by DAILY SABAH
Mar 16, 2020 10:44 am
Turkey renounced Russia's annexation of Crimea on Monday, in line with the sixth anniversary of the country's illegal takeover of the Black Sea peninsula.
"Neither Turkey nor the international community recognizes the illegal annexation of the Crimean Autonomous Republic of Ukraine by the Russian Federation based on an illegitimate referendum which was held six years ago today," said the Foreign Ministry in a statement. [
The Kalashnikov Referendum – the circumstances under which the occupying Russians conducted the phony vote leads to about the only name one can legitimately call it - The Kalashnikov Referendum. RAM
"It continues to be a priority for Turkey that Crimean Tatars, as a constituent people of Crimea, continue to live in well-being and security in their historical homeland, have their cultural identity protected and that their suffering as a result of the occupation is brought to an end," the statement said. Turkey supports "the territorial integrity and sovereignty of Ukraine, a strategic partner of Turkey," the ministry added.
Russia annexed the Crimean peninsula from Ukraine after an independence referendum was held in 2014, [
After invading and imbedding significant military forces – the referendum was phony and the results were phony, no one should give them any notice beyond calling Putin and his propaganda groupies liars. RAM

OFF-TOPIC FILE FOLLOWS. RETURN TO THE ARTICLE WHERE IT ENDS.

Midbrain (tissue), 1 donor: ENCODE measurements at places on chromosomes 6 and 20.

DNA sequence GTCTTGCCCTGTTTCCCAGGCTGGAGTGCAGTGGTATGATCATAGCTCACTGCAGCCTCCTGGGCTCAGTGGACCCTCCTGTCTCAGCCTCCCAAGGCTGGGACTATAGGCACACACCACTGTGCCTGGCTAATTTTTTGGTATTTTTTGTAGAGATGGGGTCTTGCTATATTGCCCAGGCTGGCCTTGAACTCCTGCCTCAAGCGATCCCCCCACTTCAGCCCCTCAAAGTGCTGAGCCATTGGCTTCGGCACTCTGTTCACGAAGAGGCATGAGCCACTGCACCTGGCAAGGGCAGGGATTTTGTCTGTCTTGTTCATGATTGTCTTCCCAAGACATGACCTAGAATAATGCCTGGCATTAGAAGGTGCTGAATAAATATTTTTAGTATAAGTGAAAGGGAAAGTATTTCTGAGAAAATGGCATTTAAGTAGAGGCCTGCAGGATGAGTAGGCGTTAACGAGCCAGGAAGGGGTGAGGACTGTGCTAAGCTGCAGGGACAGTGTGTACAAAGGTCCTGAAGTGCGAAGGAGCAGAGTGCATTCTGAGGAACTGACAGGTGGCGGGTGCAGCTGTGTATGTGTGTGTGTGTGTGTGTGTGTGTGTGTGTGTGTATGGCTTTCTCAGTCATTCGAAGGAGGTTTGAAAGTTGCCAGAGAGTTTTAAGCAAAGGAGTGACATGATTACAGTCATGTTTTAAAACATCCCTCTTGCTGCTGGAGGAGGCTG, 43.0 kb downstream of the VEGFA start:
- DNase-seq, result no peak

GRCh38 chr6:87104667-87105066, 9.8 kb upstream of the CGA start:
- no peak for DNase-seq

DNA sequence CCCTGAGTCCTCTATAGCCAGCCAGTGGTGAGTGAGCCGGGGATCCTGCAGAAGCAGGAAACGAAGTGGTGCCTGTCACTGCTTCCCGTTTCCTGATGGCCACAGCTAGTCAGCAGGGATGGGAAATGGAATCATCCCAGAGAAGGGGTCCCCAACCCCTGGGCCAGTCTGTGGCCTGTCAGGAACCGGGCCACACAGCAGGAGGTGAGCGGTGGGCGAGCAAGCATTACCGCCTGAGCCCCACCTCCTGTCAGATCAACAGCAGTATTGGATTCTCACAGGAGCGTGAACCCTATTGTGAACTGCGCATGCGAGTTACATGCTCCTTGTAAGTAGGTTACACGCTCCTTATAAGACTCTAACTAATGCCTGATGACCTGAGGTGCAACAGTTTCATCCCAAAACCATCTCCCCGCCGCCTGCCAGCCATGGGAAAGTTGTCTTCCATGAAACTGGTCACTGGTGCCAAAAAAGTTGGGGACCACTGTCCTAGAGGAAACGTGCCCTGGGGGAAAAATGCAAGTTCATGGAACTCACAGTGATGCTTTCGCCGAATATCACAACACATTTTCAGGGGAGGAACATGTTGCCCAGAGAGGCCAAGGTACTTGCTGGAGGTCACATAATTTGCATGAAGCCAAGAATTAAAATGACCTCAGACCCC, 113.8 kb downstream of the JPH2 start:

] following the ouster of Ukrainian President Viktor Yanukovych as a result of the pro-European Union Euromaidan protests in the capital [
Correction – following Yanukovych fleeing the country even after an agreement had been reached with leaders of the Maidan protests on a way forward – he wasn’t ousted but his leaving was for the best.. RAM
The U.N. General Assembly later voted to proclaim the Russian action illegal. Along with an overwhelming majority of U.N. member states, Turkey denied recognition of Crimea as Russian territory.
Crimean Tatars are a Muslim community indigenous to the Black Sea peninsula. Under Joseph Stalin's rule, much of the community was sent into exile in Uzbekistan and the Urals and only returned to their homeland around the time of the fall of the USSR.
Most Crimean Tatars opposed Moscow's annexation of the peninsula in 2014. As a result, Russian authorities have cracked down on the community, abrogating their right to assembly and taking a Tatar-language television channel off the air, as well as detaining and jailing dozens of activists.
The parenthetical comments here are those of Mr. McConnell and not necessarily those of the U.S.-Ukraine Foundation or the Friends of Ukraine Network